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Chia Seed

    chia-seed

    Also known as salvia hispanica, chia seeds are originally from central and southern Mexico and Guatemala.[1] Chia seeds were once cultivated by the Aztecs and are now widely grown in other parts of Central and South America.[2]

    It is “ivory to charcoal-colored” and tastes slightly nutty.[3] Aside from being used commercially for its hair and fur-like appearance on the popular Chia Pet terracotta figurines, it has recently been making its mark on the health world.

    Chia seeds are packed with heart-healthy and digestive-friendly ingredients. In 1 tablespoon there is approximately:

    • 4 g fiber
    • 1.75 g alpha-linolenic acid (omega-3)
    • 2 g protein
    • 89 mg calcium

    Omega-3, an essential fatty acid in chia seeds, lowers triglyceride and blood pressure levels, decreases heart-related disease risks, has anti-inflammatory benefits, protects against arthritis, and also features cardioprotective properties.[4]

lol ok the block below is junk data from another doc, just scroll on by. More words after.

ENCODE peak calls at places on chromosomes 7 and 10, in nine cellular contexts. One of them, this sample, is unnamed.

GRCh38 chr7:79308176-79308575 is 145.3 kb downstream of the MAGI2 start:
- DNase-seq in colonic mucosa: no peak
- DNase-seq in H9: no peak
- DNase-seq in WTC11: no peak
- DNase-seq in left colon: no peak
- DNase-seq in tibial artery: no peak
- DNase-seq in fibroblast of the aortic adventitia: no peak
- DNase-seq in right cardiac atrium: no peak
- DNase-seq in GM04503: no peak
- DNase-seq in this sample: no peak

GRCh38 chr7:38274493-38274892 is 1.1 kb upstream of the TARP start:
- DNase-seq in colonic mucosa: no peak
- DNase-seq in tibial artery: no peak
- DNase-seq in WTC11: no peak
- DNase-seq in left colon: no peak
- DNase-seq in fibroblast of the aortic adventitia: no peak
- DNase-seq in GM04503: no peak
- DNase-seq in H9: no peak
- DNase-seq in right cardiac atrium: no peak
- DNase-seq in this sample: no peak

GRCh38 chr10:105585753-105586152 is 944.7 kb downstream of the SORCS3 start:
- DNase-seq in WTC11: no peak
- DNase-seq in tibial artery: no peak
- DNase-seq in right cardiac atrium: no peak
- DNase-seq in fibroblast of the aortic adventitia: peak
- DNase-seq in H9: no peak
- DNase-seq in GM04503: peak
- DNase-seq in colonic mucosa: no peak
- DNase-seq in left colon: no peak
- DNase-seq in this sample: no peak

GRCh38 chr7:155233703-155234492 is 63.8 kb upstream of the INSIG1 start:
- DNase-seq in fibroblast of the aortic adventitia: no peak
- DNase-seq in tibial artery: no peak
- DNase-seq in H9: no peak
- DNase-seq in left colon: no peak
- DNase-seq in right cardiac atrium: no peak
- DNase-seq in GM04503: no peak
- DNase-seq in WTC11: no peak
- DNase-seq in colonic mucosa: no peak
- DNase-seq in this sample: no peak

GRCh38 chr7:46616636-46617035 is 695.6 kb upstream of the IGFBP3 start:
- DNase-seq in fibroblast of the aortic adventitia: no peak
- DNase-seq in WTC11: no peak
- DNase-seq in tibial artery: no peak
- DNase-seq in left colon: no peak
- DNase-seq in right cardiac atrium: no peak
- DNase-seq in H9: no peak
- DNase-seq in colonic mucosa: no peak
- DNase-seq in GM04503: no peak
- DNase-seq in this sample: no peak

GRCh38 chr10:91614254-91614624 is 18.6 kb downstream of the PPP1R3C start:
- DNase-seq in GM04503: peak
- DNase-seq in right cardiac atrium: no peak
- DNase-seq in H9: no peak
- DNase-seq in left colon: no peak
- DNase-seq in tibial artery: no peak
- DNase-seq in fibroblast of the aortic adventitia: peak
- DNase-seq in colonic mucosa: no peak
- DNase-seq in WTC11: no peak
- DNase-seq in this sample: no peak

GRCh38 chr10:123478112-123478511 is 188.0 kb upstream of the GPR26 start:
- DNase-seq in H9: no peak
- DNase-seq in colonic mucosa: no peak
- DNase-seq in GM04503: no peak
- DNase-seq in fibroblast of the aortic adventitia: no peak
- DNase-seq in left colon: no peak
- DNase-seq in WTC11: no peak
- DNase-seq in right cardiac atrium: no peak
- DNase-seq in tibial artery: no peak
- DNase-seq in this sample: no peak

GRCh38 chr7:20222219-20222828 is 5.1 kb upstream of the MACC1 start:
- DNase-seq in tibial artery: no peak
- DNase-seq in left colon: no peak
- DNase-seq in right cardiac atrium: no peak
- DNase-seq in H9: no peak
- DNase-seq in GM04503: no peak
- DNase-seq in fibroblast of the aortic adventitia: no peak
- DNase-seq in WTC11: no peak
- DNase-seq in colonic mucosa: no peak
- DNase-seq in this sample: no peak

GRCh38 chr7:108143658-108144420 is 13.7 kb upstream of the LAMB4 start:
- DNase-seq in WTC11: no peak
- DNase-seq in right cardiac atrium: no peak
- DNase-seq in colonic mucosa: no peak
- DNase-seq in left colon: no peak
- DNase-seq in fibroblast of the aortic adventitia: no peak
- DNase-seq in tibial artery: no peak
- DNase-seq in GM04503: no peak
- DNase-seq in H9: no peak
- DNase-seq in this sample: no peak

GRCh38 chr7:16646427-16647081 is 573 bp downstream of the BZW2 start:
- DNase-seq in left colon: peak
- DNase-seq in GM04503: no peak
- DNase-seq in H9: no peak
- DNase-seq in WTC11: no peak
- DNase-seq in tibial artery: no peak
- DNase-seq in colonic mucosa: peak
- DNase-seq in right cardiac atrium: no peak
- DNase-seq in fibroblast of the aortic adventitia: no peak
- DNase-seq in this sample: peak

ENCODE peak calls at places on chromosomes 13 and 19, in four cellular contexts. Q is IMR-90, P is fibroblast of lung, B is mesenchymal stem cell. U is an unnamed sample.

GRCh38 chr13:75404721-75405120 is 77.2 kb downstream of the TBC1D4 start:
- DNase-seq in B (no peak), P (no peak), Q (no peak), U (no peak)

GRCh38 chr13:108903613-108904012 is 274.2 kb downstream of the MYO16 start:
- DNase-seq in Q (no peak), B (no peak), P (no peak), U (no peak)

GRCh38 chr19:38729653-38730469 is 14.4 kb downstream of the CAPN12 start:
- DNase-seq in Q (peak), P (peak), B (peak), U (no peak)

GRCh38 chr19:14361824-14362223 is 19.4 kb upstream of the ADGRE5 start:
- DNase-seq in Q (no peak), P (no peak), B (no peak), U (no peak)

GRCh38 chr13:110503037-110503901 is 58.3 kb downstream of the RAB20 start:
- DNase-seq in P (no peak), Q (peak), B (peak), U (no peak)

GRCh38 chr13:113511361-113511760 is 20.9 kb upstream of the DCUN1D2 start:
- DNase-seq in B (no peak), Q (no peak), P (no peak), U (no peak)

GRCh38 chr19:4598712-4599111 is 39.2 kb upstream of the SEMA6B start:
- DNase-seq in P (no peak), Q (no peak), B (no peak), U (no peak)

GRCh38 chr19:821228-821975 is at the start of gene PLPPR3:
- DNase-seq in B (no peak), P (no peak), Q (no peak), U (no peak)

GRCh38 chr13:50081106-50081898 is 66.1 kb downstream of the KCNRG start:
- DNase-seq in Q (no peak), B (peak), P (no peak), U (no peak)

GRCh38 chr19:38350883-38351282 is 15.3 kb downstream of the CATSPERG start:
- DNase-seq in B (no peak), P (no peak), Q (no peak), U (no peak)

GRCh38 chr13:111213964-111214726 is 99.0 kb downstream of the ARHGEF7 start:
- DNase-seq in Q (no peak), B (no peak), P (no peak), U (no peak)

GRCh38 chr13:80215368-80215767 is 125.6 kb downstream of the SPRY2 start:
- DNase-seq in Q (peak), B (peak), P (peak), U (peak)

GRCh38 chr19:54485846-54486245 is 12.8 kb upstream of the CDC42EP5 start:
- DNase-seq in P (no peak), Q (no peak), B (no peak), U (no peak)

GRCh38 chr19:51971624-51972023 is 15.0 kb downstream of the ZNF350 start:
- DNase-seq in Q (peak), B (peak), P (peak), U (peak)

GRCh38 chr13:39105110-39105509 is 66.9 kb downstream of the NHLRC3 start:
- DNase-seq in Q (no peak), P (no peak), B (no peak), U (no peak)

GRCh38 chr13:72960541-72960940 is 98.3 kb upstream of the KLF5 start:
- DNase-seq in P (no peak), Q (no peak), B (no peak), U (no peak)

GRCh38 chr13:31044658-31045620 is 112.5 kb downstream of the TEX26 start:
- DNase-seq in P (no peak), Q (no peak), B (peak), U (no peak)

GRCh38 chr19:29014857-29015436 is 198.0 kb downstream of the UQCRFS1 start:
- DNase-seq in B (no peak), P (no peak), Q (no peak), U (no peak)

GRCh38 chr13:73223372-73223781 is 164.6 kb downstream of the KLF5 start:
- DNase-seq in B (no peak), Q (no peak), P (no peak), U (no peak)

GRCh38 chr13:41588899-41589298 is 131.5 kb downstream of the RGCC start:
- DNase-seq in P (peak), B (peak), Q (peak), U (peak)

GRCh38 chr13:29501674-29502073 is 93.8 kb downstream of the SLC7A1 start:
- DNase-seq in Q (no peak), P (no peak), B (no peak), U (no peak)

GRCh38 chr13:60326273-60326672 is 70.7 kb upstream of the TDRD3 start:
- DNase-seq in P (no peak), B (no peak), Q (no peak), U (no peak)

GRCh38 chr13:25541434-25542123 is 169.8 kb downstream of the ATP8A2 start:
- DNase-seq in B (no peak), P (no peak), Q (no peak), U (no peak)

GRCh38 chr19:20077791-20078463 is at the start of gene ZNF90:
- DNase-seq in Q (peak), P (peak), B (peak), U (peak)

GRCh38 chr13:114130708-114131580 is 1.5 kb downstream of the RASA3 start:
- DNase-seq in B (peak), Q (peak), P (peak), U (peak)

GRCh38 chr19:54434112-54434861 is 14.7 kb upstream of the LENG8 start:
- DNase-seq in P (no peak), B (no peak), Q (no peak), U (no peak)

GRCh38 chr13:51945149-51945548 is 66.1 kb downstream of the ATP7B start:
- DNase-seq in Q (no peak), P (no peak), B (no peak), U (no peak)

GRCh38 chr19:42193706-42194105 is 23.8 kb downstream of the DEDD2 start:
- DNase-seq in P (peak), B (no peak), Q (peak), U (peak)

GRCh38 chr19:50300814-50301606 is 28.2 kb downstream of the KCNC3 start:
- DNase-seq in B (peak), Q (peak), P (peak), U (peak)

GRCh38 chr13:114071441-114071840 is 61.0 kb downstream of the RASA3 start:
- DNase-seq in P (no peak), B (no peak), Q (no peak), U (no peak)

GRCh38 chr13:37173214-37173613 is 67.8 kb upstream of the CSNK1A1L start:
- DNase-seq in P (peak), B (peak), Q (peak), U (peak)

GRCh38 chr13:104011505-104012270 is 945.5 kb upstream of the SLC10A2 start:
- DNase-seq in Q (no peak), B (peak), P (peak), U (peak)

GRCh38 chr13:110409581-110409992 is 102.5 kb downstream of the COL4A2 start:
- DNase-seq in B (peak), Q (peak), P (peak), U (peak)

Additional research indicates 7-24 g chia seeds baked into white bread reduced postprandial glucose and decreased appetite.[5]

    Chia seeds are regarded as safe when taken up to 12 weeks at a time.[2]

    However, medical authorities indicate those breast-feeding and pregnant should avoid chia seeds due to a lack of clinical research.[2]

    Also, certain chia types may raise triglyceride levels in some individuals. For those with high triglyceride levels, Salba is a recommended chia type that doesn’t markedly increase triglycerides.[2]

    Alpha-linolenic acid may increase prostate cancer risk when consumed in large amounts. Consequently, medical authorities warn those with high risks of prostate cancer or for those who already have it to avoid eating large chia amounts.[2]

    During a study analyzing chia seed’s effects on postprandial glucose and appetite, 7-24g chia seeds were used.[5]

    • [1] “Salvia hispanica L.”. Germplasm Resources Information Network. United States Department of Agriculture. 2000-04-19.
    • [2] “Chia.” WebMD.
    • [3] Kerri-Ann Jennings. “Do Chia Seeds Deserve Their Health Hype?” Huffington Post.
    • [4] Norlaily Mohd Ali, et al. “The Promising Future of Chia, Salvia hispanica L.” Journal of Biomedicine and Biotechnology Volume 2012 (2012), Article ID 171956, 9 pages
    • [5] Vuksan V, et al. “Reduction in postprandial glucose excursion and prolongation of satiety: possible explanation of the long-term effects of whole grain Salba (Salva Hispanica L.). Eur J Clin Nutr. 2010 Apr;64(4):436-8.

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